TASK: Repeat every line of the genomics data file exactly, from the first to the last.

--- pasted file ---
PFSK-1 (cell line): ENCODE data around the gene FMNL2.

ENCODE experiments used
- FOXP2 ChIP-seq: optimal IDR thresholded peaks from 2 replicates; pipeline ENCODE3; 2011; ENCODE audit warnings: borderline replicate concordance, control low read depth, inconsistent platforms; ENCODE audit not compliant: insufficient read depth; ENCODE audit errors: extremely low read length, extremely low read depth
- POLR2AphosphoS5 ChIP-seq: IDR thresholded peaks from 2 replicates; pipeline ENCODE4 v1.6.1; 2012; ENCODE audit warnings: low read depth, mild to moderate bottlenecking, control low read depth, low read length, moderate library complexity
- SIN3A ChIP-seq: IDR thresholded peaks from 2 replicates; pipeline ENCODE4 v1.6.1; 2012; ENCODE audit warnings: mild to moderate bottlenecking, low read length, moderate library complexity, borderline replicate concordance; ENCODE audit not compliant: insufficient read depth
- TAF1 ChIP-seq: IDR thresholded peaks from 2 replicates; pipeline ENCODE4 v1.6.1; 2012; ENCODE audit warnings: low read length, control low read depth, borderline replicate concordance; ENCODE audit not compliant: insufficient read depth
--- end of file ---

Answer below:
PFSK-1 (cell line): ENCODE data around the gene FMNL2.

ENCODE experiments used
- FOXP2 ChIP-seq: optimal IDR thresholded peaks from 2 replicates; pipeline ENCODE3; 2011; ENCODE audit warnings: borderline replicate concordance, control low read depth, inconsistent platforms; ENCODE audit not compliant: insufficient read depth; ENCODE audit errors: extremely low read length, extremely low read depth
- POLR2AphosphoS5 ChIP-seq: IDR thresholded peaks from 2 replicates; pipeline ENCODE4 v1.6.1; 2012; ENCODE audit warnings: low read depth, mild to moderate bottlenecking, control low read depth, low read length, moderate library complexity
- SIN3A ChIP-seq: IDR thresholded peaks from 2 replicates; pipeline ENCODE4 v1.6.1; 2012; ENCODE audit warnings: mild to moderate bottlenecking, low read length, moderate library complexity, borderline replicate concordance; ENCODE audit not compliant: insufficient read depth
- TAF1 ChIP-seq: IDR thresholded peaks from 2 replicates; pipeline ENCODE4 v1.6.1; 2012; ENCODE audit warnings: low read length, control low read depth, borderline replicate concordance; ENCODE audit not compliant: insufficient read depth